According to a systematic review [18] authored by Wermker et al., mean dental implant survival rate after 5 years is 88.6% in these subjects and can be compared to a control population.

Dental implant placement is generally recommended after a mean period of 4–6 months from the alveolar bone graft.[18],[19],[20],[21] According to our experience, donor sites from the iliac crest, mandibular ramus, and symphysis can be used with some compliance.

Dental implant insertion achieves good esthetic and functional results, restoring the dental arch and the continuity of bone alveolar defects; patients generally accept implant-supported prostheses very well.[21],[22],[23]

Subjects showed a good satisfaction, scoring the highest values in CEP and the lowest in OHIP-49: Functional limitation, physical and psychological disability values were very low, and speech, appearance of teeth/lip, and bite were very high.


   Conclusions Top


OH-QoL is a challenging demand for prosthodontists to achieve functional and esthetic results as a way to improve psychological comfort for CLP patients.

The retrospective nature of this study and its relatively small sample may have affected our results. The risk of selection bias is higher and the quality of the data is lower compared to prospective studies.

However, this study is, to the best of the authors' knowledge, and aesthetics results is a way to improve psychological comfort for CLP patients. Our results clearly show that patients rehabilitated with implant-supported dentures are more satisfied, compared to subjects with FPDs and RPDs.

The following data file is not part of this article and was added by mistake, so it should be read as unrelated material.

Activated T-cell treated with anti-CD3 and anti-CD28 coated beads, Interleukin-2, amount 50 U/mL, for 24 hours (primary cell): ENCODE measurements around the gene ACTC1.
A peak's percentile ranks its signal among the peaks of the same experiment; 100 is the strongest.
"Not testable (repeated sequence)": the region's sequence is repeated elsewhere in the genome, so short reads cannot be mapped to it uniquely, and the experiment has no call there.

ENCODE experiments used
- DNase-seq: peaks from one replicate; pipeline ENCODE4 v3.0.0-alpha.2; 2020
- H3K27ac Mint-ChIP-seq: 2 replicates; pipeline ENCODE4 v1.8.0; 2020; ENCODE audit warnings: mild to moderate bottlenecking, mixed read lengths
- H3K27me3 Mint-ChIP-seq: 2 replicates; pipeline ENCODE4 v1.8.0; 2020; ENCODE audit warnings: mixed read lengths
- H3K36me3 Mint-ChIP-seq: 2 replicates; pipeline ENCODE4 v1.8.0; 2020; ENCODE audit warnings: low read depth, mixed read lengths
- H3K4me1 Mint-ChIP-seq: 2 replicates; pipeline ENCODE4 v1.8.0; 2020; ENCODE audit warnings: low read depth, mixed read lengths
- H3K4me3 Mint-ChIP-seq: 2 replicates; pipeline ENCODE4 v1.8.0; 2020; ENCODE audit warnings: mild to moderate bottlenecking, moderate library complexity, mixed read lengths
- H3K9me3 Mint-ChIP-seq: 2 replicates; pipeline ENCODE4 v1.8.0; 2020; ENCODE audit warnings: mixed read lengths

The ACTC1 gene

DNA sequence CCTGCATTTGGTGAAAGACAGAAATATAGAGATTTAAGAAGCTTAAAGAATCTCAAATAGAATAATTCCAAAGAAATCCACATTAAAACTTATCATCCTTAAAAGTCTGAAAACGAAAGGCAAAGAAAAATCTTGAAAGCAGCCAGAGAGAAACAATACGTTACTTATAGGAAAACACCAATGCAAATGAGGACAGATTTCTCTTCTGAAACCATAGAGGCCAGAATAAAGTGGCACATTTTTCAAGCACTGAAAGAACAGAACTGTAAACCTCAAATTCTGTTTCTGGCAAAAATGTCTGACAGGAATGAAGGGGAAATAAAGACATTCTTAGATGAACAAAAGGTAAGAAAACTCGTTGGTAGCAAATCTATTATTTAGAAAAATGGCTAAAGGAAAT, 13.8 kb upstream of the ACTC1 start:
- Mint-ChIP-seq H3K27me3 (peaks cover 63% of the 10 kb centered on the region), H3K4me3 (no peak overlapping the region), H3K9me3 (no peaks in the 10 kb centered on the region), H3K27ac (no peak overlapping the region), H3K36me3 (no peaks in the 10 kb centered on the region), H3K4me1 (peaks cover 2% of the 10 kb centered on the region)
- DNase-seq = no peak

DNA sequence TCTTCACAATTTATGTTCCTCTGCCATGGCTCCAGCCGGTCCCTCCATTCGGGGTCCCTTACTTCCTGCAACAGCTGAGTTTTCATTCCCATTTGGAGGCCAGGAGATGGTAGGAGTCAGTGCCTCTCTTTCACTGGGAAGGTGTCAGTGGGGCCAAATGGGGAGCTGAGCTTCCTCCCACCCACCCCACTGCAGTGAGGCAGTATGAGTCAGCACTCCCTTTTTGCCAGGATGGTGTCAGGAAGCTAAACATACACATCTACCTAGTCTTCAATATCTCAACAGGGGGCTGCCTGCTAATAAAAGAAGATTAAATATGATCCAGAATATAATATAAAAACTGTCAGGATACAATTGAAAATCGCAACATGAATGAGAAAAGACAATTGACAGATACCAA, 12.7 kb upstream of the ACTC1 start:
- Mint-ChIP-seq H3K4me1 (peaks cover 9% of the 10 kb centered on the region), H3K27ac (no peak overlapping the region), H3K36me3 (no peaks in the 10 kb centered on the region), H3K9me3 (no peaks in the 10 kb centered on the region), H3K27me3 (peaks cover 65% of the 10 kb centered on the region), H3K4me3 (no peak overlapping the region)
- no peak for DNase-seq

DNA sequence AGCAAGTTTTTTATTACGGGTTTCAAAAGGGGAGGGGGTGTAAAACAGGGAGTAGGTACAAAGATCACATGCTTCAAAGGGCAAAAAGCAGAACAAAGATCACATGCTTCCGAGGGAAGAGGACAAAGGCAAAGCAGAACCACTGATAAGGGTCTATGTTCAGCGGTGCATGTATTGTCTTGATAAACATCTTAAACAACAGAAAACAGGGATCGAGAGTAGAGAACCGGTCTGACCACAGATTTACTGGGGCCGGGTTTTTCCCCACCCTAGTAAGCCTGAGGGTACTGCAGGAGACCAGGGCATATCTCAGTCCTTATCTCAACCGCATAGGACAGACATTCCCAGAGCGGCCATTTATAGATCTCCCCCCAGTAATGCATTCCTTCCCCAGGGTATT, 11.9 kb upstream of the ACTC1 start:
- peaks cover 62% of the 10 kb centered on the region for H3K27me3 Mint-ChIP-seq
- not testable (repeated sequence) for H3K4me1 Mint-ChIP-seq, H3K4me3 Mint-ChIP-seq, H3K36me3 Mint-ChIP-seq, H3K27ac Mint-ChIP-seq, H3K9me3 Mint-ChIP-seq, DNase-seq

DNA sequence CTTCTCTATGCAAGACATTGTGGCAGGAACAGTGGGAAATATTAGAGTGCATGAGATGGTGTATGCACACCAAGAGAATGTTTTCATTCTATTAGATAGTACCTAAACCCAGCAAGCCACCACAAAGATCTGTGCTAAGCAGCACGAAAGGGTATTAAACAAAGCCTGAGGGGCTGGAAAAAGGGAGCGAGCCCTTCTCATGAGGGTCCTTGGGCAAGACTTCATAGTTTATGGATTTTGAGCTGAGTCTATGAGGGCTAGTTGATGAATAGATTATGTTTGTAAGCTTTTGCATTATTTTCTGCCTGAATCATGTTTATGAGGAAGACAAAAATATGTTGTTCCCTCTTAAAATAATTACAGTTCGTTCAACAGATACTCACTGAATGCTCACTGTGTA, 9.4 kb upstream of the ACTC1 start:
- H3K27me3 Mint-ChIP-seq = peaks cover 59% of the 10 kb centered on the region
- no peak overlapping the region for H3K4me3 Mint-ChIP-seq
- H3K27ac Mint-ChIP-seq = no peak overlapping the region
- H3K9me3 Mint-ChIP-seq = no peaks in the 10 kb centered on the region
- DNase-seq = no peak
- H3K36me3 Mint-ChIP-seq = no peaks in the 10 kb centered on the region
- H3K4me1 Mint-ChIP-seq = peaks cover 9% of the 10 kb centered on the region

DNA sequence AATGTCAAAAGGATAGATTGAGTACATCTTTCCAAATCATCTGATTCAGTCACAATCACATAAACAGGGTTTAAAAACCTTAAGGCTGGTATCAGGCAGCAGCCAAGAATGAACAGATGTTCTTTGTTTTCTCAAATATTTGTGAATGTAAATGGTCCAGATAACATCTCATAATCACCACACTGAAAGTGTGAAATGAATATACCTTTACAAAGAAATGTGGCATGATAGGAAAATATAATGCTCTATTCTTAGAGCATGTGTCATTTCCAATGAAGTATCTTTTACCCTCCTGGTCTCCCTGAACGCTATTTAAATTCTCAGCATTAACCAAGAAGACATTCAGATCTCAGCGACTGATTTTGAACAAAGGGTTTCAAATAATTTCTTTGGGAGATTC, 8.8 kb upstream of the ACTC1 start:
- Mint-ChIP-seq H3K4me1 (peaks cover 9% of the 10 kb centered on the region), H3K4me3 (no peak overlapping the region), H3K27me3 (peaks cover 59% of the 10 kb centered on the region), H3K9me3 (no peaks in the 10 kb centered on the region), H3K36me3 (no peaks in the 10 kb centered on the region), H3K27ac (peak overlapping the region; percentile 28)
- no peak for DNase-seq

According to the authors, dental implant placement should be considered as the gold standard in prosthetic rehabilitation of CLP patients, in order to ensure achieving the best esthetic and functional results and therefore maximize patient satisfaction with their oral rehabilitation.

Financial support and sponsorship

There was no financial support for this work that could have influenced its outcome.

Conflicts of interest

There are no known conflicts of interest associated with this publication.

 
   References Top

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Freitas JA, Almeida AL, Soares S, Neves LT, Garib DG, Trindade-Suedam IK, et al. Rehabilitative treatment of cleft lip and palate: Experience of the hospital for rehabilitation of craniofacial anomalies/USP (HRAC/USP) - Part 4: Oral rehabilitation. J Appl Oral Sci 2013;21:284-92.  Back to cited text no. 14
    
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Pena WA, Vargervik K, Sharma A, Oberoi S. The role of endosseous implants in the management of alveolar clefts. Pediatr Dent 2009;31:329-33.  Back to cited text no. 19
    
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    Figures

  [Figure 1], [Figure 2]
 
 
    Tables

  [Table 1], [Table 2], [Table 3], [Table 4]